This challenge aims at predicting height based on genetics (DNA variation).
Genetics is the study of genes, genetic variation, and heredity in living organisms. DNA is the support that allows most living organism to pass information from generation to generation. It consists in long strands of nucleotides that build a higher order structures, the chromosomes. There are four different nucleotides represented by the letters A, T, C and G that together make up the genetic code.
The human genome is made of > 3 billion nucleotides, and each individual harbors about 4 million genetic variants (mostly single nucleotide polymorphisms, or SNPs). A specific position on a chromosome is called a genetic locus, and different versions of the same genetic locus are called alleles. Humans being diploid organisms, they have two genome copies - one inherited from each parent - and thus two alleles at each genetic locus. For one particular genetic locus, an individual is homozygous if the two alleles are identical, and heterozygous if the two alleles are different.
We call genotype the DNA sequence of an individual that determines a specific observable characteristic. That characteristic is called phenotype.
Monogenic phenotypes are under the control of a single gene. For example, if hair color was a monogenic phenotype, inheriting two brown alleles of a hypothetical hair color gene would result in the brown hair phenotype. Conversely, inheriting two ginger hair alleles would result in the ginger hair phenotype.
Polygenic phenotypes, on the contrary, are under the control of multiple genetic variants across the genome. If hair color was polygenic, it might for example work like the RGB (Red, Green, Blue) color model. In this case, three different genes would add their effects and interact to control hair color.
Heritability of a phenotype measures how much of the observed variance of the phenotype in the population is due to genetic factors. Missing heritability represents the difference between the estimated heritability of a given phenotype, and the heritability that is explained by known genetic factors. Heritability of human height is estimated to be as high as 80%, but large genomic studies have so far only been able to explain about 25% of the observed variance. Height is a model phenotype to study complex traits, and here we want to test whether part of the missing heritability can be explained using innovative approaches to genetic datasets, including deep learning.
The data comes from OpenSNP, which allows customers of direct-to-customer genetic tests to publicly share their genome-wide genotyping data.
We provide two datasets for a total of 921 samples divided into a training set of 784 sample
subset_cm_train.npy and a test set of 137 samples in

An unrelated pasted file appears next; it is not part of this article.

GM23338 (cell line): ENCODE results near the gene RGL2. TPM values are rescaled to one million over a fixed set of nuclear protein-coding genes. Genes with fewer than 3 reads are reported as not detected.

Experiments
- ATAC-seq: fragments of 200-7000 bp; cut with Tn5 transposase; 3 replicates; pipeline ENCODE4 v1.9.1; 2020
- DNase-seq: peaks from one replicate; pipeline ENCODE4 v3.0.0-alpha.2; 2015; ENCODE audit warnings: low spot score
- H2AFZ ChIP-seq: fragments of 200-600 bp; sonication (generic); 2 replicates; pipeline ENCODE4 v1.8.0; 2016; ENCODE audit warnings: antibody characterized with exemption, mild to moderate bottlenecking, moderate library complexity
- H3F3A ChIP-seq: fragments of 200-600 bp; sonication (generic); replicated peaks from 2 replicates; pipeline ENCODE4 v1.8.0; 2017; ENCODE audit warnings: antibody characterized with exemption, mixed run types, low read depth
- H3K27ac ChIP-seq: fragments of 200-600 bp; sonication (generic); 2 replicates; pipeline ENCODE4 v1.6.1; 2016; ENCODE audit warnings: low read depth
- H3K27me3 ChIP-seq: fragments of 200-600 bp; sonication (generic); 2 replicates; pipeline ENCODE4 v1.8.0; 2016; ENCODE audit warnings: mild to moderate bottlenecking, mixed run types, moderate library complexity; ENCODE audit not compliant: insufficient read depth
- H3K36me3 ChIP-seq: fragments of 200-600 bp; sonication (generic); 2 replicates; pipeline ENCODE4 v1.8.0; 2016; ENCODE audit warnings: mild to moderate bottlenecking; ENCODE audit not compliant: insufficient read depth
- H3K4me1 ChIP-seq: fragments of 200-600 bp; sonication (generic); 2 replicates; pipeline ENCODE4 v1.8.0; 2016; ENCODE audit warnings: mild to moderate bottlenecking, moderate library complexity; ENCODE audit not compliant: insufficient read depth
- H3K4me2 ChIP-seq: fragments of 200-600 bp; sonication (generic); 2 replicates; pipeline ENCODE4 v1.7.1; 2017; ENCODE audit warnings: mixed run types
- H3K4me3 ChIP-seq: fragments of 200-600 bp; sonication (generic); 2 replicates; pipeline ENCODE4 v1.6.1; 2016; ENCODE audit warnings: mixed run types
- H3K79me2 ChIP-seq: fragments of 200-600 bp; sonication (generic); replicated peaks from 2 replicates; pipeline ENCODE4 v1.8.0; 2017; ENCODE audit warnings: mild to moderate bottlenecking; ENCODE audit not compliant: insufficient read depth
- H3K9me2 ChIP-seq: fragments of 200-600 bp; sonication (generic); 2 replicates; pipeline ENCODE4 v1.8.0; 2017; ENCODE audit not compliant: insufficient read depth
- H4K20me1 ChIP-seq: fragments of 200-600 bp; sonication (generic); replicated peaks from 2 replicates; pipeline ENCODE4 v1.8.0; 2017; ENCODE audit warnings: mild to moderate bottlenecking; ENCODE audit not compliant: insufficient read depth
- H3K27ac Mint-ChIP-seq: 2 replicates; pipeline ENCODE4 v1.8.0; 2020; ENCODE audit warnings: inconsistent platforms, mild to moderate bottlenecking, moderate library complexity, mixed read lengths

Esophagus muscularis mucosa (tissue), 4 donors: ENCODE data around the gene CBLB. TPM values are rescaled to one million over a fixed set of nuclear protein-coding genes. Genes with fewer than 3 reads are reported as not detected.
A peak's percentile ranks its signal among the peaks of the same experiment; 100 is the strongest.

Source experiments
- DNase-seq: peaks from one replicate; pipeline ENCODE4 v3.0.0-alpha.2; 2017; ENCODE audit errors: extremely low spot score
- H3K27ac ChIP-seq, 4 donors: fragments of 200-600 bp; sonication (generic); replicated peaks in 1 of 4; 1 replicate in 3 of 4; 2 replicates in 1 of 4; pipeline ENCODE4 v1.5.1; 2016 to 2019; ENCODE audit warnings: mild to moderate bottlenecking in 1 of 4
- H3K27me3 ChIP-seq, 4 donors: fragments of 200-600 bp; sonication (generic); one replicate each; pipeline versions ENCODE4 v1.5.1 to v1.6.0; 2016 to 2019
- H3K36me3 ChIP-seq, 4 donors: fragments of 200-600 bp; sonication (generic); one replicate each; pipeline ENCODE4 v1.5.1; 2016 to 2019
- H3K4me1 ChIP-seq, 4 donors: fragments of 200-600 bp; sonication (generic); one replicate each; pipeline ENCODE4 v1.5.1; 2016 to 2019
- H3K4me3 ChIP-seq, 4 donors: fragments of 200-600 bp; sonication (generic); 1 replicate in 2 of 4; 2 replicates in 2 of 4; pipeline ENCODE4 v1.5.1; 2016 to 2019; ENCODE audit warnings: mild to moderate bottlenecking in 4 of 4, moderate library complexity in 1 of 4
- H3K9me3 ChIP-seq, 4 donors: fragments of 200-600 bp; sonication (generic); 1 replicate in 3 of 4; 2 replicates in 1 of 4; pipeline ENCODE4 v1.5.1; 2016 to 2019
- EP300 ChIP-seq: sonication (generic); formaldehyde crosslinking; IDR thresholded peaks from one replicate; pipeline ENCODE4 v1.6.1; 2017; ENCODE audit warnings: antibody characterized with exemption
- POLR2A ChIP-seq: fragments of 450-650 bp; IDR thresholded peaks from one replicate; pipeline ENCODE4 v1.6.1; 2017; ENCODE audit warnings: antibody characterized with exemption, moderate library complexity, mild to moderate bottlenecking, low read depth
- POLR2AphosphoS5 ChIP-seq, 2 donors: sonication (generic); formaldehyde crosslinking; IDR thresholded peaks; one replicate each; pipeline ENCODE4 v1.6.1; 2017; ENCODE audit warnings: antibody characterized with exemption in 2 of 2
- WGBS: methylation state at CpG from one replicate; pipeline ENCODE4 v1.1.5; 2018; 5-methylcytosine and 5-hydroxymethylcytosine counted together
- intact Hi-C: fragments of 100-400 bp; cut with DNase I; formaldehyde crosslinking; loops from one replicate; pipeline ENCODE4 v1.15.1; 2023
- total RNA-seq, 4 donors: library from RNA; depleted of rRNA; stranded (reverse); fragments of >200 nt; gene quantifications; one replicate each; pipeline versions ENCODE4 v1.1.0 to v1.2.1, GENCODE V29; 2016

It contains a set of 9,894 genetic variants known to be associated with height (9207 variants) and the one on Y chromosome (687 variants). This numpy file has shape
(784, 9894) for the training set and
(137, 9894) for the test set.
Each genetic variant is represented by 0 (homozygous for reference) , 1 (heterozygous), 2 (homozygous for the genetic variant) or NA (missing information or absence of the position in the case of Y chromosome in women). The first 9207 rows are the genetic variants known to be associated with height, the last 687 correspond to the Y chromosome.
Finally, height is provided in a separate numpy file of shape
(784, 1) named
openSNP_heights.npy for the training set only.
While we recommend to start with this simplified dataset, more advanced user might try to analyze an extended version of OpenSNP data which description is available here.
import crowdai challenge = crowdai.Challenge("OpenSNPChallenge2017", "YOUR_CROWDAI_API_KEY_HERE") data = ... #a list of 137 predicted heights for all the 137 corresponding data points in the test set challenge.submit(data) challenge.disconnect()
More instructions to make submissions, and starter code is available at :
Challenge Image source: https://commons.wikimedia.org/wiki/File:Benzopyrene_DNA_adduct_1JDG.png
The evaluation will be done based on two scores :
between the actual heights of the individuals in the test set and the submitted predictions.
NOTE : During the challenge, the scores will be computed only on 20% of the test dataset. The final standings on the leaderboard will be decided computing the same scores on the 100% of the dataset after the challenge.
The winner will be invited to the 2nd Applied Machine Learning Days at EPFL in Switzerland on January 29 & 30, 2018, with travel and accommodation covered.
MIT Open Course Ware can help you go further in understanding biological concepts related to this challenge.
The most important publications describing associations between genetic factors and human height :
To transform the VCF files it can be convenient to use plink .
1 Wood, Andrew R, Tonu Esko, Jian Yang, Sailaja Vedantam, Tune H Pers, Stefan Gustafsson, Audrey Y Chu, et al. “Defining the Role of Common Variation in the Genomic and Biological Architecture of Adult Human Height.” Nature Genetics 2014. doi:10.1038/ng.3097.
2 Marouli, Eirini, Mariaelisa Graff, Carolina Medina-Gomez, Ken Sin Lo, Andrew R. Wood, Troels R. Kjaer, Rebecca S. Fine, et al. “Rare and Low-Frequency Coding Variants Alter Human Adult Height.” Nature 2017. doi:10.1038/nature21039.